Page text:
In the opening sequence of “From Russia With Love,” titles done in the rather straightforward font News Gothic are projected onto the moving bodies of dancers, adding an element of clever animation to an otherwise ordinary title sequence. This is the work of designer Robert Brownjohn.[image:magazine_article:56671]
Conversely, there are many movies with very low key title sequences. Franco Zeffirelli’s 1990 film adaptation of “Hamlet” starring Mel Gibson as the melancholic Danish prince, for example, used nothing more complicated than unmoving text fading in and out over an establishing shot. Title designer Maurice Binder used the simple, angular font Optima, perhaps most famous as the font used on the Vietnam War Memorial and later, John McCain’s presidential bid. Binder also did the titles for 14 James Bond films, all of which had significantly more complex title sequences.
With movie title sequences, there usually isn’t a right and wrong approach. Rather, different choices are made simply to match the mood of the movie. There may be multiple right answers. James Bond movies typically start with a high action scene, which fits with a bombastic title sequence, while Zeffirelli’s version of “Hamlet” starts with a funeral — more fitting with the slow gravitas of fading letters.
In picking titles you’ll need to make choices not just about fonts but about backgrounds as well. Would a simple color background fit the story better than a complex, busy one? If your background isn’t a single color — for example, if your letters will be placed over your video — will there be enough contrast so that your letters don’t get lost in the background?
If your fonts are vanishing into your background there are a number of things you can do to make them pop out more — from a different color outline of a few pixels, called a stroke,or a faux three dimensional shadow, called a drop shadow. Find a way to bump up the contrast between the titles and what’s behind them to make them more legible.
Choosing the right font is a job which can be so difficult that people get paid a lot of money to do it. If you’re wearing all the hats in your filmmaking, it’s likely that the job of doing the credits may fall upon you. Let’s look at some ways you might attack this challenge.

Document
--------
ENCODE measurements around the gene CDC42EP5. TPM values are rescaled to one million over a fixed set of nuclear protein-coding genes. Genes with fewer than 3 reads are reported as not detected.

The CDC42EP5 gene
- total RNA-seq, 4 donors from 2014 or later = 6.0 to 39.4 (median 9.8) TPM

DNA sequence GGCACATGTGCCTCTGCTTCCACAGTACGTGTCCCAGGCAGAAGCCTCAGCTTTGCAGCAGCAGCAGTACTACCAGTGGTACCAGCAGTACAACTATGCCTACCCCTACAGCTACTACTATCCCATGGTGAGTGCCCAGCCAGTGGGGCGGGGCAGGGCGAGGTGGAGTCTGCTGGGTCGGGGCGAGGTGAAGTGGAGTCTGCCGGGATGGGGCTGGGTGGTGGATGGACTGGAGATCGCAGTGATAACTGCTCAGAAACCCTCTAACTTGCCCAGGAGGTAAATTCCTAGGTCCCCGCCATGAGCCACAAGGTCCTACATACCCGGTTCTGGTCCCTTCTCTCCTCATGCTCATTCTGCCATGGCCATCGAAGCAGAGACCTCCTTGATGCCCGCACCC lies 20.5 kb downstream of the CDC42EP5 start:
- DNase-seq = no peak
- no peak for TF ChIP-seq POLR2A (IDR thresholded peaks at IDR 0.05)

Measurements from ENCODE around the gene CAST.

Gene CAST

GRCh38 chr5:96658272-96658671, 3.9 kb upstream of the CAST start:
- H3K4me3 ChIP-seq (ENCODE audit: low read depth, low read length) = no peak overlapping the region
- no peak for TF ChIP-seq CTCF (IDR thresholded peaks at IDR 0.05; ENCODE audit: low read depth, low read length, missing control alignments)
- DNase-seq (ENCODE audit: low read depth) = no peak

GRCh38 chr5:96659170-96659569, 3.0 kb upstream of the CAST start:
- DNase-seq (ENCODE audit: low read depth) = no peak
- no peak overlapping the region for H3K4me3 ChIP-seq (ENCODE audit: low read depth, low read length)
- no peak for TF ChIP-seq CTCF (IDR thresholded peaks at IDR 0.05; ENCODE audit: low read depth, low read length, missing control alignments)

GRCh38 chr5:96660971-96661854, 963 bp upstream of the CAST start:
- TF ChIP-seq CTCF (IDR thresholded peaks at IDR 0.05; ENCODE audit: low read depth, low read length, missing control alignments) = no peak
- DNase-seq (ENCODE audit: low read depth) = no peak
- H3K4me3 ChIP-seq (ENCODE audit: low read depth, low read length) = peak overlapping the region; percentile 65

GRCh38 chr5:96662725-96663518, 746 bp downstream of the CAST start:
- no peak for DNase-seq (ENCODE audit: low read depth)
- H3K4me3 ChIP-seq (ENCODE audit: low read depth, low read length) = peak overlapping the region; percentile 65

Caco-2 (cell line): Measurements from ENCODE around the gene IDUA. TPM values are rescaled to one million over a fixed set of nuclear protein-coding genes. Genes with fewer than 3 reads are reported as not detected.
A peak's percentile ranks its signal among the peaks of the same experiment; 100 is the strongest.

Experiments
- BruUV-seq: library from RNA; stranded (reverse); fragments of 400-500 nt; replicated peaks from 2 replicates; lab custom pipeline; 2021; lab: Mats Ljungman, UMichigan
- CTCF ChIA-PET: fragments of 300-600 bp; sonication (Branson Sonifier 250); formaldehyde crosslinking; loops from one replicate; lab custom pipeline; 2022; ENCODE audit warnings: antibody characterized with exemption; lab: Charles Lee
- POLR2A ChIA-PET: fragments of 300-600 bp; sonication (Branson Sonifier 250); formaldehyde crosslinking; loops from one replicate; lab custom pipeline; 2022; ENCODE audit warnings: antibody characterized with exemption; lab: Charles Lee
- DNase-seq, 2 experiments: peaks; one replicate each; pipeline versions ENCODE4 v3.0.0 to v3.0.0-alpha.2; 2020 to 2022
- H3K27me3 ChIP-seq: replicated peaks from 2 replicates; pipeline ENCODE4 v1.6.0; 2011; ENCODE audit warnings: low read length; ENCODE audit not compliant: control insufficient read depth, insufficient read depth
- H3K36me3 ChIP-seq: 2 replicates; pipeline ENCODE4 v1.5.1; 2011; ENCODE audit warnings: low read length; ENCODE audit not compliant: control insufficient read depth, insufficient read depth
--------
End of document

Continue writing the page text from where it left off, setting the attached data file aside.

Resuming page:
Draw attention to your titles at your own peril. While it’s rare a movie is called out for having titles that are too conservative, it’s not unusual for one to have titles that are perceived as too outrageous or dated. Some fonts come in and out of favor rapidly — Chris Costello’s font Papyrus is key example. One week they’re everywhere, the next week people are blogging about how out of touch someone is for still using it. There are some fonts like the aforementioned Helvetica, Garamond, Palantino and the venerable headline font Bodini which have withstood the test of time, and in the future the only criticism they’re liable to incite is that their use lacked ambition.
Find a font that shows the mood of your movie. Usually a comedy can use more casual fonts than a drama, and a period piece can benefit from fonts popular during the time the movie is set. There are a number of websites that offer collections of free or low cost fonts. Some font designers ask for a donation if you use them, while some others simply ask you to send a postcard. Study the title sequences in movies similar to yours. Spend time on YouTube viewing what your peers are doing. What fonts are popular with wedding videographers? What types of transitions are they using? Cuts? Fades?
Your titles are an integral part of your movie. The right titles can set your viewers up for the experience you’d like them to have, the wrong titles can jar them and interrupt your audiences transition from the outside world to the world of your motion picture. Study what similar moviemakers are doing, be mindful of the mood that your titles will create, choose an appropriate font, and above all, have fun.
Sidebar: Where to learn more about movie titles
Typography is a rabbit hole that you can spend the rest of your life studying. There are some very excellent resources on the Internet.
“Forget the Film, Watch the Titles” (watchthetitles.com) is a blog about title sequences in movies and television. It provides links to the designers and design studios that did title sequences as well as an in-depth analysis of the sequences, card by card including interviews with the designers when possible.
Also of note is the Movie Title Stills Collection (annyas.com/screenshots), which, as the title suggests, is a collection of hundreds of movie titles dating back to the silent era. The Movie Titles Stills Collection provides links to the fonts used in the titles and is a great place to start when looking to learn about the typography of titles. It’s also particularly enlightening to see someone use a font well that you hadn’t been able to figure out how to make work before.
Kyle Cassidy is a visual artist with a background in computer science who writes frequently about the intersection of art and technology.